Dominic Lawson: Sacking social workers will not stem this tide of depravity

What no one seems willing to discuss is the real horror of the Baby P case

Share
Related Topics

Seldom can so many inquests have been held over a single, tiny, corpse. Last night BBC1's Panorama carried out yet another, under the title, "Baby P – the whole truth?" The question mark conveniently allows for a further such investigation, whenever the public mood demands it.

Panorama's latest scoop came courtesy of the police, who remain anxious to make it clear that the failure to prevent the murder of Baby P – now identified as Peter – was not as a result of any investigative failure on their part. They have told the BBC that Peter's mother had informed a social worker that she had acquired a violent new boyfriend, four months before the little boy was tortured to death. This information was not passed to the police, who had already pressed for the mother to be prosecuted for child abuse.

The imminence of this broadcast might help to account for the fact that last week two of the suspended Haringey social workers involved were suddenly dismissed. Beleaguered Haringey must have wanted to make some sort of pre-emptive response to the programme; more significantly, they were also anticipating the conviction, a day later, of P's killer on a separate charge of raping a two-year-old girl.

This set in motion the other media ritual in such circumstances – an interview on Today with Lord Laming, author of two reports following the deaths of children on Haringey Social Services' at-risk register. Laming produced his now familiar litany of suggestions for social working "best practice", accompanied by the chilling observation that "the state should become a responsible and effective parent to more children".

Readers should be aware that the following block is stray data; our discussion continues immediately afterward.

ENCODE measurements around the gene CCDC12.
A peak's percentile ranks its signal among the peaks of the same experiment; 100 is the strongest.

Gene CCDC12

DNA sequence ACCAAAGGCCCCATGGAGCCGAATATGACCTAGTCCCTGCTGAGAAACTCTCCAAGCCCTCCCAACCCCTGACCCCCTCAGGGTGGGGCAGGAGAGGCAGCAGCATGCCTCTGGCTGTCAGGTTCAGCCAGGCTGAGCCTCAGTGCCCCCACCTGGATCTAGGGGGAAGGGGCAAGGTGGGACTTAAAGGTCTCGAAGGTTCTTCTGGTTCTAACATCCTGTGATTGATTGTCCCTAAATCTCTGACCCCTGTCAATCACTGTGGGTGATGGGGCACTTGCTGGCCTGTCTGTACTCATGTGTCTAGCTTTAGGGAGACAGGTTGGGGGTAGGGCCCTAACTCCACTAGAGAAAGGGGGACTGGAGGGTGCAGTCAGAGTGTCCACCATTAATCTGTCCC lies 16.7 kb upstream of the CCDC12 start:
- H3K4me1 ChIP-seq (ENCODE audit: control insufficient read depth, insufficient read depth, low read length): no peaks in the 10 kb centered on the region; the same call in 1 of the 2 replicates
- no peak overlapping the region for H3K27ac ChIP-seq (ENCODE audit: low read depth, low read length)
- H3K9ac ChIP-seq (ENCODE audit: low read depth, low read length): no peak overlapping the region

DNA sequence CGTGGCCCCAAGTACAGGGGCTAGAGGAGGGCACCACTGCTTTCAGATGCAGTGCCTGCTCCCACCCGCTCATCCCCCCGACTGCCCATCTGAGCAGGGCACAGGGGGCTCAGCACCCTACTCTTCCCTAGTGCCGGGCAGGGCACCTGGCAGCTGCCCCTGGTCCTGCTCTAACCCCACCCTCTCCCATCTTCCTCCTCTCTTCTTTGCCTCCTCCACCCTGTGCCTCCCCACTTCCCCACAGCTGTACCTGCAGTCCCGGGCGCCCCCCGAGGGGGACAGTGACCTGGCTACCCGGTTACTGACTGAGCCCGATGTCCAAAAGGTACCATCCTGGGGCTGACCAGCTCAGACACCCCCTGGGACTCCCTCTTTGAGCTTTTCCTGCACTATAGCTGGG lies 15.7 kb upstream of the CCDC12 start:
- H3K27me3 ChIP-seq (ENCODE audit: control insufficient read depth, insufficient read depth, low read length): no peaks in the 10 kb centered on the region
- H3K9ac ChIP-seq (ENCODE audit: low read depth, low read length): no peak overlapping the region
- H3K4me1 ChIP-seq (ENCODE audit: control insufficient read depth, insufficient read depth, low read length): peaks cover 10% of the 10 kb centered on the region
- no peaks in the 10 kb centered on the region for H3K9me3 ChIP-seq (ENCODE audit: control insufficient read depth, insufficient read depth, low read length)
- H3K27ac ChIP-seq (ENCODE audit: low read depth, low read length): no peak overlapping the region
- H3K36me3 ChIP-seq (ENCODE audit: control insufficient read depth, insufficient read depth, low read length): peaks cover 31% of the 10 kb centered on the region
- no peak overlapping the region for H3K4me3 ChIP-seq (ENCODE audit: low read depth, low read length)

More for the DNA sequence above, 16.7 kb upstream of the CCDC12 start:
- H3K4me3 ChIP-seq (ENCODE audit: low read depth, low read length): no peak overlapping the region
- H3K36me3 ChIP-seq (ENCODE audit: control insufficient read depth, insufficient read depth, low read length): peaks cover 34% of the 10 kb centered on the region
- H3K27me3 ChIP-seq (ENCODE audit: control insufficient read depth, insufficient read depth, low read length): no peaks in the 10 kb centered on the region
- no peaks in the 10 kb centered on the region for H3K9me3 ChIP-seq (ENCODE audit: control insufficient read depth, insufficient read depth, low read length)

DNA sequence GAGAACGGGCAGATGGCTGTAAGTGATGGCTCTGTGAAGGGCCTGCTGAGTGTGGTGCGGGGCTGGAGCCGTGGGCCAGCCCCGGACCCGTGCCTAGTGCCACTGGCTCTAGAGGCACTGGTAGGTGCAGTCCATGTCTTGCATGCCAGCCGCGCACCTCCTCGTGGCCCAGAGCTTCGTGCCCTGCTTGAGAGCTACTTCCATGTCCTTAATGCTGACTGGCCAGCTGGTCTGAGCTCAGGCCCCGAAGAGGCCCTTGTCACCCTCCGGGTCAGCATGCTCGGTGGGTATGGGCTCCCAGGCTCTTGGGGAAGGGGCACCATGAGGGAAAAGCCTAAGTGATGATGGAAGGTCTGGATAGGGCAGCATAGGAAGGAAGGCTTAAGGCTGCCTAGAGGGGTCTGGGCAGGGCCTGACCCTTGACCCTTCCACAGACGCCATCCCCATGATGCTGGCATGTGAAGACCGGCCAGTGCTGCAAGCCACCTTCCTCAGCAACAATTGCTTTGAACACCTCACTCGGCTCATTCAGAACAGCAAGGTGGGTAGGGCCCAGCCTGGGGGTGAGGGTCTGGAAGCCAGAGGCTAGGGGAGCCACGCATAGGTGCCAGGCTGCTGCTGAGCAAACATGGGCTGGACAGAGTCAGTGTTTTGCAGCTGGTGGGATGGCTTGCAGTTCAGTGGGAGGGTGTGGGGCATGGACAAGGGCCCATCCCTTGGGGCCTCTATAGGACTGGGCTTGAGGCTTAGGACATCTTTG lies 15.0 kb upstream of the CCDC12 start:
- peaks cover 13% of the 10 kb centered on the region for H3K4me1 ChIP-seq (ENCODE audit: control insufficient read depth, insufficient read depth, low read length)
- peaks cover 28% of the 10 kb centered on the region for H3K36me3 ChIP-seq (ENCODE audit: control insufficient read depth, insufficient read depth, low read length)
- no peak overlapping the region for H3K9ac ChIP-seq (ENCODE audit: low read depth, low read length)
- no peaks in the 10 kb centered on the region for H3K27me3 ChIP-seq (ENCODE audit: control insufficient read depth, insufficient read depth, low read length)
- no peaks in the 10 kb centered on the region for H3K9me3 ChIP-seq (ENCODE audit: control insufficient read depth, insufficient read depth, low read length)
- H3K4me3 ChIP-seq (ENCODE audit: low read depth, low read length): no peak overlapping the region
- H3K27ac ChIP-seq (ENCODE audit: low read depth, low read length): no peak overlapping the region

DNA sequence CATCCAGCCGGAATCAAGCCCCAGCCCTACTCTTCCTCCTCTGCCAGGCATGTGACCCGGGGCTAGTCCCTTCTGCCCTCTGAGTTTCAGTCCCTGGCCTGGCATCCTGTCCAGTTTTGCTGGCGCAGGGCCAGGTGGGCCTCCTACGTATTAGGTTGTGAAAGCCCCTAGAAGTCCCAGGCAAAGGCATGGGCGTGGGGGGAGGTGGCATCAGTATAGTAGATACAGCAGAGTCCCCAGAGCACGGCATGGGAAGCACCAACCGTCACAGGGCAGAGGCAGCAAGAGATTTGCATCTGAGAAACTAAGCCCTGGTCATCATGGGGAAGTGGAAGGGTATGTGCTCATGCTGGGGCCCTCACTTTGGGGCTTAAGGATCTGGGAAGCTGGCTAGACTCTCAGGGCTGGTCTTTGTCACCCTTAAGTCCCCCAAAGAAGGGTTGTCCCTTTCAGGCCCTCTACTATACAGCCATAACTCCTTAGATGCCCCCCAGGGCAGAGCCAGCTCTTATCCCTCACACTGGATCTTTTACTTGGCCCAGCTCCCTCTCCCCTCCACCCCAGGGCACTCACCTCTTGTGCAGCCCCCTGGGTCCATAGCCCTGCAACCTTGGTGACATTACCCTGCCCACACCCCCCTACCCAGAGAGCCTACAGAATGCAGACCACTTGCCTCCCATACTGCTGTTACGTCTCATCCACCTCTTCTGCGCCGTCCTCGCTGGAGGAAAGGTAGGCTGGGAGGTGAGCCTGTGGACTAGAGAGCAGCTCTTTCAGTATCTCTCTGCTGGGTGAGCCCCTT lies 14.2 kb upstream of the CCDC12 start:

All of this is doubtless well-meaning – but it is so much displacement activity, both on the part of ex-bureaucrats such as Laming, and the investigative media. I'm quite prepared to take their word for the fact that the social workers involved were negligent – although the fact that the social services had paid over 50 visits to Baby P's home hardly suggests a lack of concern; but incompetence is neither unusual nor wicked. What no one seems willing to discuss is the real horror: the fact that a mother was prepared to hide from the social workers (with smeared chocolate) the appalling injuries inflicted on her own son by a sadistic brute she had only recently allowed into her home; and the fact that this is just an isolated incident of a much wider phenomenon.

Last December the head of Ofsted, smarting from the criticism her organisation had received over its invigilation of Haringey Social Services, pointed out that over the previous 16 months 210 children had died in this country as a result of abuse, and of the 21 babies who had died, only two were known to the social services. The point is that no imaginable social services, even if staffed by vastly experienced people of limitless wisdom and energy, could begin to do more than stick a plaster on the gaping wound of Britain's dysfunctional so-called "families".

While it is true that there are cases in which a child is killed by his or her natural father, this is, in statistical terms, unusual. Baby P is a more typical case, in being murdered by someone in the home, but with whom there is no proper parental tie. It is simply a fact that the growth in "broken homes" has led to a vast increase in the number of children deemed to be "at risk" – no fewer than 1.5m now fall into this category.

Our own Government has consistently refused to examine this connection, but such work has been carried out in Canada; academics there have investigated what they term "differential attributes of lethal assaults on small children by stepfathers versus genetic fathers". They discovered that "the youngest children (0-2) incurred about 100 times greater risk at the hands of step- parents than genetic parents." The authors, Professors Martin Daly and Margo Wilson, also discovered that this vast discrepancy was true regardless of income brackets.